Turning Wave Power Into Electricity, Hydrogen Fuel and Fresh Water
Turning Wave Power Into Electricity, Hydrogen Fuel and Fresh Water
4:32

Turning Wave Power Into Electricity, Hydrogen Fuel and Fresh Water

Climate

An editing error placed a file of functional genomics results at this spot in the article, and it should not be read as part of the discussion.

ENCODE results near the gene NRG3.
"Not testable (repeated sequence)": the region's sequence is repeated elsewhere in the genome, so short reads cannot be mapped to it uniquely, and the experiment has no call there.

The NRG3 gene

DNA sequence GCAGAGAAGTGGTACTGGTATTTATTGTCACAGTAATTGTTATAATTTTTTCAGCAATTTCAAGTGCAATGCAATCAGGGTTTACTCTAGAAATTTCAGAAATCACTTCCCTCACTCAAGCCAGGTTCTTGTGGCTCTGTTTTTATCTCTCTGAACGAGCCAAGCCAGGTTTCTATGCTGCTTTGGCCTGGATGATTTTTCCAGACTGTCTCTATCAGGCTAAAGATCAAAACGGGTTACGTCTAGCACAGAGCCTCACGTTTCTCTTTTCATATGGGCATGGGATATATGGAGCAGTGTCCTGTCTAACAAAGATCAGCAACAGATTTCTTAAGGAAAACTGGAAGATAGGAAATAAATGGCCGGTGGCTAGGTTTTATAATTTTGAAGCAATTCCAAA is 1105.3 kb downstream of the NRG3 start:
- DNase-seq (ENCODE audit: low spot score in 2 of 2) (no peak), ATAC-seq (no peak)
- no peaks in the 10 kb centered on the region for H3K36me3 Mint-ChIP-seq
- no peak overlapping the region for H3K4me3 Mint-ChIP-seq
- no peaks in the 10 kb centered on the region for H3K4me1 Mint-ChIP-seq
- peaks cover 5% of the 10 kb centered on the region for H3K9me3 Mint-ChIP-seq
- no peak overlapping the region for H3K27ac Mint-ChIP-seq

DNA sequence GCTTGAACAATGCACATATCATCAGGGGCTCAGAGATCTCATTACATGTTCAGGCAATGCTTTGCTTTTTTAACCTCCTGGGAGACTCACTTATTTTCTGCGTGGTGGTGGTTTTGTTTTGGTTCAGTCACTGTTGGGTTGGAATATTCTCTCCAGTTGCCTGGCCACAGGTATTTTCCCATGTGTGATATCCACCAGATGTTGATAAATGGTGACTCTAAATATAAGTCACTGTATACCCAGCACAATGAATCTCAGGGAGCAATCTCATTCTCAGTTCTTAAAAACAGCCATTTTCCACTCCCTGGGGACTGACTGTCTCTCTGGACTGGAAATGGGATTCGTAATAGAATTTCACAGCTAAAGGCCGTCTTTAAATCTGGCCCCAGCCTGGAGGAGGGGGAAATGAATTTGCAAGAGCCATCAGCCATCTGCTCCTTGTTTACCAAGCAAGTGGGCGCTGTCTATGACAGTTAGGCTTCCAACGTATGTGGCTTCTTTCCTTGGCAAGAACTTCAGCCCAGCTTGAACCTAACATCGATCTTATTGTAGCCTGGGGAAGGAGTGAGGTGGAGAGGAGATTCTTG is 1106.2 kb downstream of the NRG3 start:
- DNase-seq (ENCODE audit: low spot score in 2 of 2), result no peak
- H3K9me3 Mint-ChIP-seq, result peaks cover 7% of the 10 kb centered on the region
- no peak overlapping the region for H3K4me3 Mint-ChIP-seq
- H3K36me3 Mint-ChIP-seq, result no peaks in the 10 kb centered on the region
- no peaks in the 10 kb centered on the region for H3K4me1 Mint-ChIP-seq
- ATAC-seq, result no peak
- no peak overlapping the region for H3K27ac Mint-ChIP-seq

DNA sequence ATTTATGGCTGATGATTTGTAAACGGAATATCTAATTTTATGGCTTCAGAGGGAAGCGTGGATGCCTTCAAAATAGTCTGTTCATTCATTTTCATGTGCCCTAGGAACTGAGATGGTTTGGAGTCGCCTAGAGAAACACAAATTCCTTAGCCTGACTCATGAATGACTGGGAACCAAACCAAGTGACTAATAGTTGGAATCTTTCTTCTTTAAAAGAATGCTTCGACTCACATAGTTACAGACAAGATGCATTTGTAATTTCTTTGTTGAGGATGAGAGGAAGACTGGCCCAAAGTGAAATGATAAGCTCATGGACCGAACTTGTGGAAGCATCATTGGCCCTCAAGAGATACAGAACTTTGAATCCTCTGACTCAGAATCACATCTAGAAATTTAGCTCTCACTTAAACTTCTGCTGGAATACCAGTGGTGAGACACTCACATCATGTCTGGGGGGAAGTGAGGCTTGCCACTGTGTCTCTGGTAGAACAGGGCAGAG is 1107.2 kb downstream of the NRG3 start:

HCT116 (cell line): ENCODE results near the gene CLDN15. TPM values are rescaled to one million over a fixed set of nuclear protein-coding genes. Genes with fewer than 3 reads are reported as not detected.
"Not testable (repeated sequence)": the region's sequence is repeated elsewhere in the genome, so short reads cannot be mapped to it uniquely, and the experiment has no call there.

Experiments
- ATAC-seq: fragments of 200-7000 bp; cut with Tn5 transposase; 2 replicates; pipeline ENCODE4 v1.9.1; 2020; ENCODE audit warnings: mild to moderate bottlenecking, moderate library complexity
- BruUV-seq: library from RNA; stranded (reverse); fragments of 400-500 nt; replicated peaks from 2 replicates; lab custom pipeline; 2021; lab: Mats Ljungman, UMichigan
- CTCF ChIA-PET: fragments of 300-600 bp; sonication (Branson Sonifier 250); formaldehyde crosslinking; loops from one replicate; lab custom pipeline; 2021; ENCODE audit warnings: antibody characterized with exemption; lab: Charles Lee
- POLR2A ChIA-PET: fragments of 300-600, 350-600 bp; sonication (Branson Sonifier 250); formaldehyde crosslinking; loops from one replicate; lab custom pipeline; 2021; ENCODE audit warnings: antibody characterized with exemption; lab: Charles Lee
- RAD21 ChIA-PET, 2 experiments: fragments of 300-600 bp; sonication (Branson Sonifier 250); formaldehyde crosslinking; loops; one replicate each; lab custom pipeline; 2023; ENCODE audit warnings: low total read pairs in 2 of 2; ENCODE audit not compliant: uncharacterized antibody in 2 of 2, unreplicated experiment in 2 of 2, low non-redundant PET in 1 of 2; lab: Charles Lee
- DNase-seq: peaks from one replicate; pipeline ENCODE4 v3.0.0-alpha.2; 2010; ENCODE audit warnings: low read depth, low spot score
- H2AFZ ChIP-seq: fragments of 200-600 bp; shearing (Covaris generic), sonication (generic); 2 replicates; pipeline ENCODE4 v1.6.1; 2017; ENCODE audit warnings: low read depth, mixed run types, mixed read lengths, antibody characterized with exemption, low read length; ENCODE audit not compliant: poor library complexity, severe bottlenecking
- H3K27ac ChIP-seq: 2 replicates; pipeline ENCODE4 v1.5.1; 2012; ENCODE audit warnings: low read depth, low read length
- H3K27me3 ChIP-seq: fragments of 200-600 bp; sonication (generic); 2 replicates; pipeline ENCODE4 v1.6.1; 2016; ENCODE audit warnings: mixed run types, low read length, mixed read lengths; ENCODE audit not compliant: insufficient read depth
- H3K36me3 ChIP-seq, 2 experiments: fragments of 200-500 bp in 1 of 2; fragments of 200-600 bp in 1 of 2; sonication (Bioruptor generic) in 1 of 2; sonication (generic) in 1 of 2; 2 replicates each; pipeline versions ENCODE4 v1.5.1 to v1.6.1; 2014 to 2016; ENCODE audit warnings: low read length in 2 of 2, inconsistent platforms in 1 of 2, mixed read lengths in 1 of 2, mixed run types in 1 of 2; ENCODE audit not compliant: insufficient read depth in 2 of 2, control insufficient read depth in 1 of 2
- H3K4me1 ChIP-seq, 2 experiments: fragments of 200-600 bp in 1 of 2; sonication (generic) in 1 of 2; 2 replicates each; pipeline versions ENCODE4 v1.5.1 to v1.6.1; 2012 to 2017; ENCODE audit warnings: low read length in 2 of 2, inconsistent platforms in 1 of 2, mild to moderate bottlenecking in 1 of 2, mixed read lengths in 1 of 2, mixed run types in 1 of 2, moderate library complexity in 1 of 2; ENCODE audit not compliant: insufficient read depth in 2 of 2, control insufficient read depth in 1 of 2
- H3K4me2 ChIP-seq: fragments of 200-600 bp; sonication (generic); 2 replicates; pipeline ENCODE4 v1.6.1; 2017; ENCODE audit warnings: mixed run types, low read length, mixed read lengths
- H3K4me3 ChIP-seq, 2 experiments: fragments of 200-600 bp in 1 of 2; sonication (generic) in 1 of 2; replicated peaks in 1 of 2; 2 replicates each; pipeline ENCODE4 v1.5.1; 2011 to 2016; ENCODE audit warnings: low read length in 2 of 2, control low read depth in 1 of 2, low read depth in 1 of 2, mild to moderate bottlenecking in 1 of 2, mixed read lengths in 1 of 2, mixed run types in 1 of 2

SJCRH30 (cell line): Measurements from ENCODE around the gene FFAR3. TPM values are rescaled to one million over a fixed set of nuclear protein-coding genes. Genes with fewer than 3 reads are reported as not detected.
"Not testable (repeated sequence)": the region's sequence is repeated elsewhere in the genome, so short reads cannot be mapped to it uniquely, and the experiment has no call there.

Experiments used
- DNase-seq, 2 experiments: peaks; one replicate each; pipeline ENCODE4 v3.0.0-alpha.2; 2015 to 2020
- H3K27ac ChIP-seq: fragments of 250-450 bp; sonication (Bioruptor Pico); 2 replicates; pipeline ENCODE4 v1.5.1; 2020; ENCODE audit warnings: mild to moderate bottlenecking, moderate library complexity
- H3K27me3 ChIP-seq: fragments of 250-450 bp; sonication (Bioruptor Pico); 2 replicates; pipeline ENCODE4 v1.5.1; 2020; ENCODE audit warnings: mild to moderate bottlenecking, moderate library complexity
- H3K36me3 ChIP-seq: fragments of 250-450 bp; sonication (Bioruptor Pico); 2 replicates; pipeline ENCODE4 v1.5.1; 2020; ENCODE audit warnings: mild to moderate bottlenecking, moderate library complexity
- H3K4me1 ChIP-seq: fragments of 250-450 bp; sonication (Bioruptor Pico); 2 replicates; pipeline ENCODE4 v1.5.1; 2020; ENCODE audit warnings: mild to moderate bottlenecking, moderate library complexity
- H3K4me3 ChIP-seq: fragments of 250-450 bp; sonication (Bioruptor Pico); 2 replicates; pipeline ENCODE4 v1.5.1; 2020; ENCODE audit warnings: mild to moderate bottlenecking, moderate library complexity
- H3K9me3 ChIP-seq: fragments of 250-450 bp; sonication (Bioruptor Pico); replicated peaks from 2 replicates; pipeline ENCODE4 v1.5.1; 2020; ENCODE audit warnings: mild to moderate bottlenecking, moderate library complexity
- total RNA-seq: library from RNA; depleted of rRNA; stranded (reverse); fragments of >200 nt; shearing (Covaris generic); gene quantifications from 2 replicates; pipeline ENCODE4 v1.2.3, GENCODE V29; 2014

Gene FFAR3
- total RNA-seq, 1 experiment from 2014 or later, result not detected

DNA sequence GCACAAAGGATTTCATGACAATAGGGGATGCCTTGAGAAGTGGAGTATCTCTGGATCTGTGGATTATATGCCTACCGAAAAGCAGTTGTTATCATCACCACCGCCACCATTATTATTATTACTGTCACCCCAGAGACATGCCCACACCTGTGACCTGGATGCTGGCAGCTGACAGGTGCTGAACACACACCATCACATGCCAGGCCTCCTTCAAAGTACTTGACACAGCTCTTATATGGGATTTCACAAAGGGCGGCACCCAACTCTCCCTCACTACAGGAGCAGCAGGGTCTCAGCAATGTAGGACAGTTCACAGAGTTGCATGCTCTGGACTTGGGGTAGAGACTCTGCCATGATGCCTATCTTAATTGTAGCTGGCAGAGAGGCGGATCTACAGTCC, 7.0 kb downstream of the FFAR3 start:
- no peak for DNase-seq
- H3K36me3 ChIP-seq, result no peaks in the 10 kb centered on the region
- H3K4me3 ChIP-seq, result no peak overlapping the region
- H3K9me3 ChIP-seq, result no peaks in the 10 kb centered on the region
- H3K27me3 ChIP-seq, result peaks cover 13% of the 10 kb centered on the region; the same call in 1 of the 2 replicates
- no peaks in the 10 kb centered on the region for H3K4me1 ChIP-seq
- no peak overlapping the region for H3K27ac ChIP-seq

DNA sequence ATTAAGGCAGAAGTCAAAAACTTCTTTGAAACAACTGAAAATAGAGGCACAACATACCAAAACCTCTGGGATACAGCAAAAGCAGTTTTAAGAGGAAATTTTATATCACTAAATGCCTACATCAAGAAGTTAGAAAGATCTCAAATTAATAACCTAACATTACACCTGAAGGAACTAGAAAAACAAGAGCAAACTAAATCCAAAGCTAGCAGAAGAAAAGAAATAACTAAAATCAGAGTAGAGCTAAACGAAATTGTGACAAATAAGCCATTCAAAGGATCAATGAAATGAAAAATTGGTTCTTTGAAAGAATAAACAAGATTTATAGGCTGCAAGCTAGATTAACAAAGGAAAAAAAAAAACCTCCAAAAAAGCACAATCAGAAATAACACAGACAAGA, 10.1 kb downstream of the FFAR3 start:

Speaker 1: This long yellow raft harnesses the power of the ocean to compete with fossil fuels. Meet the wave line magnet made by sea wave energy limited or swell for short. We spoke to the company's CO c e o to learn about how it works, the different needs it could serve, and what's next for this wave? Power tech. Let's dive in. Speaker 2: We're not trying to compete with the other people in Wave Energy. We're not trying to compete either with wind and solar, which is already commercially mature. We're trying to compete with fossil fuels. Speaker 1: [00:00:30] Fossil fuels accounted for 82% of the world's energy supply in 2022. So the folks at Swell are really aiming big. They've been developing their wave energy converter for over 10 years, a journey which has led them to this unique design and involved collaboration across generations. Starting with the man scene here, riding on the back of his invention. Speaker 2: That's my dad actually. So <laugh>, that's the inventor. We are not a company that sits in an office and looks [00:01:00] at numbers and produces reports and publications and says, this is what our technology does. We sit on the system, we play with it, we understand it, we feel it. You know, just like when you are driving a car, you know, you turn the wheel and you feel how the wheel pushes back. You feel how things react to your inputs. Speaker 1: Their years of testing in both wave pools and the open ocean have led them to the wave line magnet design, which has four main components. Speaker 2: The first component, and well you could say the most important, is the spine that runs [00:01:30] down the center of the entire system. That is basically the component which holds everything together. It gives us a reference point to work around. Number two is the platforms which connect to the surface, to the WaveLight, what we usually call it. The third one are levers, so all they do is just connect the platforms to the spine. And then the final component is the power takeoff, which is the pumps. Speaker 1: The pumps suck up seawater and pressurize it by using the seawater itself. The wave line magnet avoids any risk of ocean [00:02:00] contamination in the event of a leak, which you might get with other materials such as oil, the pressurized seawater as how the wave line magnet harnesses what Alex called the raw power of the wave, which can then be used for several different purposes. Speaker 2: You can use this flow of seawater to create electricity, if you like, of course, and you can use that power to desalinate water on board. And other application is hydrogen, which is sort of a byproduct of, of the electricity, but then it can also [00:02:30] store the hydrogen within its body. The Speaker 1: Fact that the wave line magnet attaches to the ocean's surface and moves with it minimizes the wear and tear and the need for maintenance. SW also says its wave energy converter can be made from recyclable materials and is open to working with sustainability advocates and environmental regulators to ensure the final design protects ocean ecosystems. Depending on how the wave line magnet is configured, it could someday end up as a hydrogen fuel power station for passing boats, [00:03:00] an energy lifeline to coastal communities, or a key source of freshwater via desalination. The amount of wave power one of these is able to harness, depends on how large it is and the size of waves in the operating area. On the larger end. These wave line magnets can be about 24 meters wide and 600 meters long. Alex says that a case study prepared for one of these larger units operating off the coast of Scotland, where waves were an average of three meters tall, estimated 140 gigawatt hours of energy harnessed [00:03:30] annually. Speaker 2: You know, we're talking power station levels of production from a single system. Speaker 1: The Wave line Magnet recently completed two rounds of testing and only has one more planned before it takes the next step towards commercialization. Speaker 2: It's basically the last system, uh, that we're going to test before commercialization about our first, you know, commercially available product. This pilot will most likely be here in Cyprus. It's just gonna be down there in the seat. <laugh>. Speaker 1: Alex says [00:04:00] that the first commercial product will likely be a smaller unit focused on desalination. Speaker 2: Our first commercially available system will desalinate, depending on wave climber, between 10 to 50 tons of, uh, water per hour at a cost, which is about a third of the conventional methods. Speaker 1: Well, is also in the process of developing strategic partnerships to help bring its products to market. As always, thanks so much for watching. I'm your host, Jesse Oral. See you next time with the fam.

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